Friday 20 April 2018

Haass proposals in limbo until 'super councils' poll

US diplomat Richard Haass (right) with Harvard professor Meghan O'Sullivan, speaking to the media at Stormont Hotel in Belfast. Photo: Press Association
US diplomat Richard Haass (right) with Harvard professor Meghan O'Sullivan, speaking to the media at Stormont Hotel in Belfast. Photo: Press Association

Alan Murray, Jim Cusack and Eilis O'Hanlon

NO movement on the proposals by the American diplomat Richard Haass to settle the age-old disputes in Northern Ireland is expected until after key elections to be held in May this year, according to well-placed political sources.

Unionists in particular were said to be concerned that any perceived climbdown over the contentious Orange parades issues could damage their core support in the forthcoming 'super councils' elections on May 22.

The elections are the most important since the 2011 Assembly elections. Northern Ireland's entire local authority structures have been reorganised and there will now be 11 'super councils' compared with the old 26 local government areas.

There have already been squabbles -- particularly over the newly enlarged Belfast City council area, which could for the first time have a nationalist majority.

Unionist sources yesterday indicated that the proposals put forward by Dr Haass as a formula to deal with the legacy of the past and parade issues in the North look likely to be rejected by the two main unionist parties, despite Deputy First Minister Martin McGuinness urging unionists to support the proposals.

However, senior figures in both the DUP and the Ulster Unionist Party (UUP) yesterday indicated that they would have difficulties doing so.

"We need to have further discussions and changes to the Haass document before we could endorse it," one senior DUP figure told the Sunday Independent.

Despite DUP leader Peter Robinson insisting that the Haass initiative had not been a failure, there are growing signs within both the DUP and the UUP that neither party will accept the proposals in the document.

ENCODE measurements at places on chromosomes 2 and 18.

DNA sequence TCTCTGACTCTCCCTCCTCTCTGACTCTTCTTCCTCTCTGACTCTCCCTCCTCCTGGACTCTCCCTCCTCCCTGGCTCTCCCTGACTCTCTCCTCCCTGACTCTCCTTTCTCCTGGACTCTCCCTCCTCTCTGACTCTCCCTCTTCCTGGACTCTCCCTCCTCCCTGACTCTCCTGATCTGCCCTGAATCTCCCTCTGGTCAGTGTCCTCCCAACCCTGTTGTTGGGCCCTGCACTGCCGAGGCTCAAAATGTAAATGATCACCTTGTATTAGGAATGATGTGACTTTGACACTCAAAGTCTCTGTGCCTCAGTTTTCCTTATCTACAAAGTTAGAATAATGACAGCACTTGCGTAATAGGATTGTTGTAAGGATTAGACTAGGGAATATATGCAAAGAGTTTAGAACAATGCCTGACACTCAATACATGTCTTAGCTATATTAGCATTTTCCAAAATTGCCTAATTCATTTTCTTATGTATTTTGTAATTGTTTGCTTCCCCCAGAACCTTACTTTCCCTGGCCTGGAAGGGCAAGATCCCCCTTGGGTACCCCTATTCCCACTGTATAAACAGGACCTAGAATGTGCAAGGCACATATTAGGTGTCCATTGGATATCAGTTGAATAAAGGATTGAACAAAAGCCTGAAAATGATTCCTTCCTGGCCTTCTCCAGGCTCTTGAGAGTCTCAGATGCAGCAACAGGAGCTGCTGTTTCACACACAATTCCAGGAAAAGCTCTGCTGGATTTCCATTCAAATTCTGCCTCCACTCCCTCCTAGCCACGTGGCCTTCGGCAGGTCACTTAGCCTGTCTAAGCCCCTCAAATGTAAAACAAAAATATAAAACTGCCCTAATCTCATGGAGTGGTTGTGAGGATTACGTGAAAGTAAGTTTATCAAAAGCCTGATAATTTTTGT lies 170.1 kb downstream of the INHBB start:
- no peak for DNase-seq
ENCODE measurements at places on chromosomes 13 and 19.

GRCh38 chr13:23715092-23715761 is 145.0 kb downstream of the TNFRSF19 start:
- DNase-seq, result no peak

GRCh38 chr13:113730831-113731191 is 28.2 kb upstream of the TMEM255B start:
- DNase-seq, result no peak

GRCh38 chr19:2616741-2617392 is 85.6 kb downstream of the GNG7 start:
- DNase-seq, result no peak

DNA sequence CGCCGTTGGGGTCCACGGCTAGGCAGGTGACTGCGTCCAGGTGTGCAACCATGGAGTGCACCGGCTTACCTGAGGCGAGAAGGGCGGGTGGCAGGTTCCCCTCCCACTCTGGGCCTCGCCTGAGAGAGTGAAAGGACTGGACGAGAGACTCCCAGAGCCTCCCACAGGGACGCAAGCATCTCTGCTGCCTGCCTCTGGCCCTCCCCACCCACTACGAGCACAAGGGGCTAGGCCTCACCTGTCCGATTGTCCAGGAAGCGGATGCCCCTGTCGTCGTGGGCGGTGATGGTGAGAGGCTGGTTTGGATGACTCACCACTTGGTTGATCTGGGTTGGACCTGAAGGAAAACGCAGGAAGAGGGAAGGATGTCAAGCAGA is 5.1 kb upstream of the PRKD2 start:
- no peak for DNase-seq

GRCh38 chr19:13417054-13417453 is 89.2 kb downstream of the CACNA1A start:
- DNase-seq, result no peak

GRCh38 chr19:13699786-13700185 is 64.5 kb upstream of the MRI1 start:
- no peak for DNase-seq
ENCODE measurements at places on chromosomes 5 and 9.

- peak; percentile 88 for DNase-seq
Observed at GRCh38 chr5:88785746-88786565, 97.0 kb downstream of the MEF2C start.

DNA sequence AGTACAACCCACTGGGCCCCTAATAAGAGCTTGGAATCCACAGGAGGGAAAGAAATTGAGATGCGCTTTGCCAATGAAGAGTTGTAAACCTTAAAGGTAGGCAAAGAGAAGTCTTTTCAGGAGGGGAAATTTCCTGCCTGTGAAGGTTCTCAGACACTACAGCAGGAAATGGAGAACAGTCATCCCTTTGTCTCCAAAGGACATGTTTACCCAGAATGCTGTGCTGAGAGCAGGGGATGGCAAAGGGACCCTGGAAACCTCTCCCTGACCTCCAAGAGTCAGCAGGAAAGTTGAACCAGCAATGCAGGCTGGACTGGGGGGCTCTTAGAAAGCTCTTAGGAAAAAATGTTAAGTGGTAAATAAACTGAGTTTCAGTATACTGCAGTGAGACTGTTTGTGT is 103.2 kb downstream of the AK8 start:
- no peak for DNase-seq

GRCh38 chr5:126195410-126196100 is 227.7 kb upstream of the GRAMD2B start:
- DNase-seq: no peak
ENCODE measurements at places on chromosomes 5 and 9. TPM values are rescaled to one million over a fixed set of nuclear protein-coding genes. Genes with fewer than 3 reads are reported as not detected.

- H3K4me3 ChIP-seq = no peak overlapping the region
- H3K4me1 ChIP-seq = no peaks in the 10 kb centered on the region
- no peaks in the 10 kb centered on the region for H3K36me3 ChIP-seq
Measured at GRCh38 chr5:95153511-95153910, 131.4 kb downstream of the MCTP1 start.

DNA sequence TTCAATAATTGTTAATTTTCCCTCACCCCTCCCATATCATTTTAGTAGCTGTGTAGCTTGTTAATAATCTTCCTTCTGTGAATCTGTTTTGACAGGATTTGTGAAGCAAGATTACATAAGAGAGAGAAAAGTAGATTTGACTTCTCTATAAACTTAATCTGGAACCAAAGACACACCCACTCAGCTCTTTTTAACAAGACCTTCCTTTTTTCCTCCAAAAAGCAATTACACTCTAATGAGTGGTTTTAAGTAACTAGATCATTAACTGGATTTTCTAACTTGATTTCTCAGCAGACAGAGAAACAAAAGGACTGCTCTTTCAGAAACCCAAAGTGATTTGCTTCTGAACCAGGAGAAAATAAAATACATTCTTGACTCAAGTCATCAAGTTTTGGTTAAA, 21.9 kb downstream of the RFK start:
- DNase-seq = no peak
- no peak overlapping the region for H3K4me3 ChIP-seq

The UUP leader Mike Nesbitt faces major opposition from within his own party.

Former Stormont minister Michael McGimpsey is one of a number of MLAs who have expressed opposition to the document and more opponents were expected to make their opposition known at the party's 100-strong Executive Committee meeting in Templepatrick tomorrow night.

The Reverend Mervyn Gibson has indicated that the proposals on parades could cause the Orange Order more problems than the current legislation, while retired police officers are either concerned about some aspects of the proposals to deal with the past or are opposed to them.

Meanwhile, a woman whose brother was murdered by alleged members of the IRA seven years after the signing of the Belfast Agreement has strongly criticised the draft document, issued in the wake of the breakdown of the Haass all-party talks in Northern Ireland, for ignoring victims of violence after 1998.

"I'm astounded at the failure of the parties to acknowledge the victims created after the Good Friday Agreement," said Catherine McCartney, whose brother Robert was stabbed to death outside Magennis's bar in South Belfast in 2005.

She has now signed her name to a letter sent to every party in the North except Sinn Fein, asking them to reject the 1998 cut-off date and to "publicly stand shoulder to shoulder with all those who would be effectively excluded, insulted and ignored by the Haass Document".

No one was ever convicted of Robert McCartney's murder, not least because organised rioting in the area in the hours immediately following the brutal attack on the 33-year-old father of two is believed to have been used by the IRA as an opportunity to clean the scene of forensic evidence.

Seventy-one witnesses also told police that they were in the toilet of the bar at the time of the murder, and the victim's sisters and fiance were all forced to leave their homes in the nationalist district of Short Strand over the following months because of intimidation by republicans.

Mr McCartney is one of more than 100 people who have been murdered by paramiltaries since the signing of the Good Friday Agreement. Others include Sunday World reporter Martin O'Hagan, shot in 2001 for exposing loyalist drug dealing.

"The proposals fail to explain the rationale for the cut-off date," Ms McCartney said. "Any attempt to justify it on the grounds that it was when the conflict legally ended is weak and an insult to those who continued to suffer as a consequence of the reality of continuing violence."

She added: "What is particularly galling is that all the five parties claim to have supported families like mine over the years yet haven't muted a word of recognition for this blatant omission. In omitting the victims post '98, the Haass proposals and the parties have succeeding in achieving what republicans have been trying to do for years, brush the murder of innocent men such as Robert and Paul under the carpet. This is the ultimate betrayal of the victims."

Irish Independent

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